PROTECTION FROM UNFAIR DISMISSAL AND THE REMEDY OF REINSTATEMENT UNDER ZIMBABWEAN LAW
This article looks at the remedy of reinstatement for unfair and unlawful dismissal and its central significance in the realisation of employees’ right to protection from unfair dismissal. The paper argues that the right to protection from unfair dismissal lies at the cornerstone of modern Zimbabwean labour law as was shown by the massive public outcry in the wake of the Supreme Court decision of Nyamande and Anor v Zuva Petroleum (Pvt) Ltd SC 43-15, which upheld the continued application of the common law “Notice Rule” of termination on notice by the employer. The paper argues that without an effective remedy to unfair dismissal, in the form of reinstatement, the right to protection from unfair dismissal will remain a mirage. The paper makes a survey of the history of reinstatement law starting with the traditional common law position which rejected the remedy outright and the modern common law one wherein the remedy has been recognised as a competent remedy. The paper then discusses the history of the remedy in statutes including the implications on the remedy of the new rights to protection from unfair dismissal and to fair labour standards under the Labour Act (No. 17 of 2002) and Constitution of Zimbabwe Amendment (No. 20) Act, 2013. It discusses the different approaches taken by courts and asserts that only the broad approach is consistent with the underlying principle of right to employment security recognised under the Labour Act and Constitution.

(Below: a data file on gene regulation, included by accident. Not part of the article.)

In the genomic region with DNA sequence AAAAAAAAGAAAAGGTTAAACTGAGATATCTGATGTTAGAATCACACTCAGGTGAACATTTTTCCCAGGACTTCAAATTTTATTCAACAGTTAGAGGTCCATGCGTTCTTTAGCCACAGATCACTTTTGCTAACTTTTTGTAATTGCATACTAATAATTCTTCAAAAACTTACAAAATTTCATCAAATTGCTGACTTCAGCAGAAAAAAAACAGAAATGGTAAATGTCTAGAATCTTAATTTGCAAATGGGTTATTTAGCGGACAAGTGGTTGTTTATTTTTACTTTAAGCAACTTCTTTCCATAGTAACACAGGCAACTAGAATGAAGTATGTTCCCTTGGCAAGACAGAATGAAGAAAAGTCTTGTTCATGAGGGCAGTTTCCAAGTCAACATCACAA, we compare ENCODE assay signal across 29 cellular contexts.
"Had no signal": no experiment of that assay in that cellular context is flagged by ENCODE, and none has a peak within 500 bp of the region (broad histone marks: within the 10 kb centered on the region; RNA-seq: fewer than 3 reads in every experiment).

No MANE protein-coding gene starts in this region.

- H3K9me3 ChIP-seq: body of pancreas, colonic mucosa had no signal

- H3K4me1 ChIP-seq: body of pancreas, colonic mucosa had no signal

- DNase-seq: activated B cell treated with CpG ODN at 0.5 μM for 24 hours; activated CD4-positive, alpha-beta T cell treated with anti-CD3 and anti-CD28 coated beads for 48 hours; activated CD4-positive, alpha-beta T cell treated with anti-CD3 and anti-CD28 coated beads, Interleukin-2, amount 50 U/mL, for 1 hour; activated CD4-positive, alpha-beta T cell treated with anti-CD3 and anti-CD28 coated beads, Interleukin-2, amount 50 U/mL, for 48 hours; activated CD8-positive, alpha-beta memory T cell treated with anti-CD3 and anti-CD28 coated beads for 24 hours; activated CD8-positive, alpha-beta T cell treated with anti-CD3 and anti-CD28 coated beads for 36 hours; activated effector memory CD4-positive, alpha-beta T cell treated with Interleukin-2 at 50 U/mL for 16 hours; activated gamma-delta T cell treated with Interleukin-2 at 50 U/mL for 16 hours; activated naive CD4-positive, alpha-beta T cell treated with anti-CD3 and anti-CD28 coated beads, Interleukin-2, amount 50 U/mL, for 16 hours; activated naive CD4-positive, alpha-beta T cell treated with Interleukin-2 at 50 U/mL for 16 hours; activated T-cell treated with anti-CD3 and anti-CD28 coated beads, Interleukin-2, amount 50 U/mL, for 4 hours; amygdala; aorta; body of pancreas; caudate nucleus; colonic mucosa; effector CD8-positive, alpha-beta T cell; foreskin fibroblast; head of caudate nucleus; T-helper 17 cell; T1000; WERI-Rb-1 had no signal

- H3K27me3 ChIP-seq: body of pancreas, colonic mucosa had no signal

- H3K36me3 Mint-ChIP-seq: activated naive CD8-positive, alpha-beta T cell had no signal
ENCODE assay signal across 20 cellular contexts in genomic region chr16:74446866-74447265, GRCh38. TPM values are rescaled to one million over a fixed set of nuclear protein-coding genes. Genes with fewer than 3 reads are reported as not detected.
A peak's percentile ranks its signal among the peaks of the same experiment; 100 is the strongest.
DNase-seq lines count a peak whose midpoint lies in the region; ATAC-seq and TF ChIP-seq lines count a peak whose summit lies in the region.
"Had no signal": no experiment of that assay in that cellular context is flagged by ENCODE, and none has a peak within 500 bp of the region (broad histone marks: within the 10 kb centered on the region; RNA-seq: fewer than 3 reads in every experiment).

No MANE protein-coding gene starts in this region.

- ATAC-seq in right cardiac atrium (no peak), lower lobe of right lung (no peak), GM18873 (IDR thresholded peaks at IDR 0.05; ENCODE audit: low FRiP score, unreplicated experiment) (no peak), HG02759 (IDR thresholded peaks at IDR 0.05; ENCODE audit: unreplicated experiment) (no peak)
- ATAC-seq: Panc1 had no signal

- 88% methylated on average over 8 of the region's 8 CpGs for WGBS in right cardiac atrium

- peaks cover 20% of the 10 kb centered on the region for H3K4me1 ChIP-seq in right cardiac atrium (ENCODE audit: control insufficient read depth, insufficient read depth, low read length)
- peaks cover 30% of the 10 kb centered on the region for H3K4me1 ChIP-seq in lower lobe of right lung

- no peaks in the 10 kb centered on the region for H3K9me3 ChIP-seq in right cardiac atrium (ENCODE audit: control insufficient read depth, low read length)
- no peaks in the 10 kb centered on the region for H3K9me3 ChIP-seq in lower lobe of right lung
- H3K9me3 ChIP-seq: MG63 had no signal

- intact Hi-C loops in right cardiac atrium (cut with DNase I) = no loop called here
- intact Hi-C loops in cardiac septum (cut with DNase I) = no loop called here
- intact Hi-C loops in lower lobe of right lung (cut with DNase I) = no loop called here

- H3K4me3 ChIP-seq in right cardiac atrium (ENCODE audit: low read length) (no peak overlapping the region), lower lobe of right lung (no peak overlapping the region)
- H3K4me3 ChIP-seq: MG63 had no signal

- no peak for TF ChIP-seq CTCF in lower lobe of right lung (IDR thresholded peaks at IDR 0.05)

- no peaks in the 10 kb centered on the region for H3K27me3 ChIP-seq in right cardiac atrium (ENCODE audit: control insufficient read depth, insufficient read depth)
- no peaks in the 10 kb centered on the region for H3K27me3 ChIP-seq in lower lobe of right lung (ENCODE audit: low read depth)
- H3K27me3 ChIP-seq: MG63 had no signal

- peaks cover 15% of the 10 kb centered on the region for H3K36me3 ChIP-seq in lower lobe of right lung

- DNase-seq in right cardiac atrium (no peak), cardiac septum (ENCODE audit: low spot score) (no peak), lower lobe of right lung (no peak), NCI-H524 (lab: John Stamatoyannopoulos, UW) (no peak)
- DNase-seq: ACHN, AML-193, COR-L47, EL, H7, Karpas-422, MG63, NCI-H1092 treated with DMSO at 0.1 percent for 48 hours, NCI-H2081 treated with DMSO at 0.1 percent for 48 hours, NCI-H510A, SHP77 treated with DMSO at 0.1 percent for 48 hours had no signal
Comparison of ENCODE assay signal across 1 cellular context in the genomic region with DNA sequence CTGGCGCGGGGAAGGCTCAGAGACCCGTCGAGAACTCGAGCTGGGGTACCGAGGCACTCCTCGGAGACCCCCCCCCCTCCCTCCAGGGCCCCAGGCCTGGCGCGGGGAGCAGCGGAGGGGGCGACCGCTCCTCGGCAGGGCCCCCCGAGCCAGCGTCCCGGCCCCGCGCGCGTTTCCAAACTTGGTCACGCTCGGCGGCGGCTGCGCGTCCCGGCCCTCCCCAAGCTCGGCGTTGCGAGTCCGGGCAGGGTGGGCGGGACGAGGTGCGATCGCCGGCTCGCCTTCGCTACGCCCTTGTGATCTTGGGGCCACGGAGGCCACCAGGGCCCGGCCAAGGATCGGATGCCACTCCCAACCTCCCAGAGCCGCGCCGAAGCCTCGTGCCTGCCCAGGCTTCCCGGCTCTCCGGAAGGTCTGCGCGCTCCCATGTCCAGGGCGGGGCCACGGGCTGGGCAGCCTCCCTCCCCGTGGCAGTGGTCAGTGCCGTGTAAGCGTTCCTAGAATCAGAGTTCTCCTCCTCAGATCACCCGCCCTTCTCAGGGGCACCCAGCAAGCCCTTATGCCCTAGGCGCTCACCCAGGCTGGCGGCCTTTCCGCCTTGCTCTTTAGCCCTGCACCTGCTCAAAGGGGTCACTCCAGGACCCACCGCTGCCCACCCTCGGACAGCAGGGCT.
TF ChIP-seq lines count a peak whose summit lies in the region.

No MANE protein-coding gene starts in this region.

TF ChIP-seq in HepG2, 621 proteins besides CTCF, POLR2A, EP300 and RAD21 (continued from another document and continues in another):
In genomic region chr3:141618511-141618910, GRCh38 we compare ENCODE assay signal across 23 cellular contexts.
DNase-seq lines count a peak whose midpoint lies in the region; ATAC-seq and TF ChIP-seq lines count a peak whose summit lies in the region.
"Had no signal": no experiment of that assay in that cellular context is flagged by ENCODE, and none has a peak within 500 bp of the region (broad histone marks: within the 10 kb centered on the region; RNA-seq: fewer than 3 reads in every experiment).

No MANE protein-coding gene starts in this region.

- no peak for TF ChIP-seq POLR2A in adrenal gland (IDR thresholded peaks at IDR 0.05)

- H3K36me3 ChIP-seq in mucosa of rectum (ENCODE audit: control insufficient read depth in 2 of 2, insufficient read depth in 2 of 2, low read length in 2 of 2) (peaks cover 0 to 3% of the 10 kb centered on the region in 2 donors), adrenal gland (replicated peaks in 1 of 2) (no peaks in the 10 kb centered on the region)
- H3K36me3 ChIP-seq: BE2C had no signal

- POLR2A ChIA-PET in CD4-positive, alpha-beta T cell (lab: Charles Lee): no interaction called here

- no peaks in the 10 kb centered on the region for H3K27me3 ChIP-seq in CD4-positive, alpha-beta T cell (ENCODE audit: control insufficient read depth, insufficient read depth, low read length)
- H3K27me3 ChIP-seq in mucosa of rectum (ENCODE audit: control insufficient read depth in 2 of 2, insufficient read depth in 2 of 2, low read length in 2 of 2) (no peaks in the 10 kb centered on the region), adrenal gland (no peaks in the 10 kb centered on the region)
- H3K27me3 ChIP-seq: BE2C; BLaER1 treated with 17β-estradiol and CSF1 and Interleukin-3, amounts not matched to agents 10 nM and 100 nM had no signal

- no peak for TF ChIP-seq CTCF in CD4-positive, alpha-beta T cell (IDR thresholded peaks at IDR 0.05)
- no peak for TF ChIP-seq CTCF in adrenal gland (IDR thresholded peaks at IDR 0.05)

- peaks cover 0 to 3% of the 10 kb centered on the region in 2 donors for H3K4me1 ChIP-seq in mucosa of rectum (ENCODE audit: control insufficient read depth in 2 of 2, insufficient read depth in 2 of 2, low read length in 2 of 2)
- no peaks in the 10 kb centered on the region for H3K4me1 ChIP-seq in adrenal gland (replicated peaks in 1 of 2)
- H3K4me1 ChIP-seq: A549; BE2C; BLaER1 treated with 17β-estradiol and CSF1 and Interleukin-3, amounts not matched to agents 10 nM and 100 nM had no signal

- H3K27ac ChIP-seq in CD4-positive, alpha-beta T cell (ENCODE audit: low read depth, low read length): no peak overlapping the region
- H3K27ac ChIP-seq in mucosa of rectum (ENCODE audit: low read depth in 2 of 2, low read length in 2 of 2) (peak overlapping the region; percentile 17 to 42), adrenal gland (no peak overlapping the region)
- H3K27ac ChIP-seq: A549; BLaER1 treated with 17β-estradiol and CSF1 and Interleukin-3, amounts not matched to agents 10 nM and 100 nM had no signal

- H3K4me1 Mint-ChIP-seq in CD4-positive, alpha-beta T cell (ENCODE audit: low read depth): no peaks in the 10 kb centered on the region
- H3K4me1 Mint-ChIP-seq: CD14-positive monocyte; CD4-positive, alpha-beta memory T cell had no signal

1 Munyaradzi Gwisai is a registered legal practitioner and lectures in Labour Law and Labour Relations, Faculty of Law, University of Zimbabwe, and Briggs Zano Working Peoples College.